The Studio Museum in Harlem: 50 Years

The Studio Museum in Harlem has championed artists of African descent for five decades. In 1968, a diverse group of artists, community activists, and philanthropists envisioned a new kind of art museum—one that would serve as a site for radical experimentation. They proposed an institution that would provide much-needed exhibition opportunities for black artists, support emerging artists with an innovative residency program, and engage audiences in Harlem and New York City with education and public programs for all ages.

Now, as we celebrate the Studio Museum’s 50th anniversary, we aim to honor this legacy by showcasing pivotal moments in our past and sharing our vision for the future. Join us as we reflect on the achievements of our artists, amplify the voices of our visitors, dive into our archives, and plan for our new home.

Studio Magazine 50th Anniversary Issue

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A Legacy of Leadership: Dr. Lowery Stokes Sims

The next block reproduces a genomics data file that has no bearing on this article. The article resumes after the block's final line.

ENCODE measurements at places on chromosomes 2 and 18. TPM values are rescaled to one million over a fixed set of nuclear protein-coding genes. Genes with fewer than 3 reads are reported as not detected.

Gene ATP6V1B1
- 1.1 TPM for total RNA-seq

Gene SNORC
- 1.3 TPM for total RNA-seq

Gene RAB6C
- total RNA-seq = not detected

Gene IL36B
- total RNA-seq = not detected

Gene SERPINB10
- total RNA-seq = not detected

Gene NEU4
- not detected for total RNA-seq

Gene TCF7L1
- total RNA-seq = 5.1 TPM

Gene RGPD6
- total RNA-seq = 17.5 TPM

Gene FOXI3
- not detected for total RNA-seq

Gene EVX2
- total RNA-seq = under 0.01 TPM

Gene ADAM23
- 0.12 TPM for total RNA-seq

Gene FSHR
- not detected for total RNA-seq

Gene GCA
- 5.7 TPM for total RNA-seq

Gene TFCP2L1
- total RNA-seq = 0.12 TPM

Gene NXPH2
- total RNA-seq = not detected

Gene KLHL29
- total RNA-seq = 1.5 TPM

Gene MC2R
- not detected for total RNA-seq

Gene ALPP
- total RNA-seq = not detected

Dr. Lowery Stokes Sims shares her personal perspectives and stories about her time at the helm of the Museum from 2000 to 2007.

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A Legacy of Leadership: Kinshasha Holman Conwill

Kinshasha Holman Conwill shares her personal perspectives and stories about her time at the helm of the Museum from 1980 to 1999.

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A Legacy of Leadership: Dr. Mary Schmidt Campbell

Dr. Mary Schmidt Campbell shares her personal perspectives and stories about her time at the helm of the Museum from 1977 to 1987.

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A Legacy of Leadership: Edward S. Spriggs

Edward S. Spriggs shares his personal perspectives and stories about his time at the helm of the Museum from 1969 to 1975.

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Letter from the Director: 50th Anniversary Issue

On the evening of September 24, 1968, The Studio Museum in Harlem opened its very first exhibition with a reception celebrating Tom Lloyd: Electronic Refractions II.

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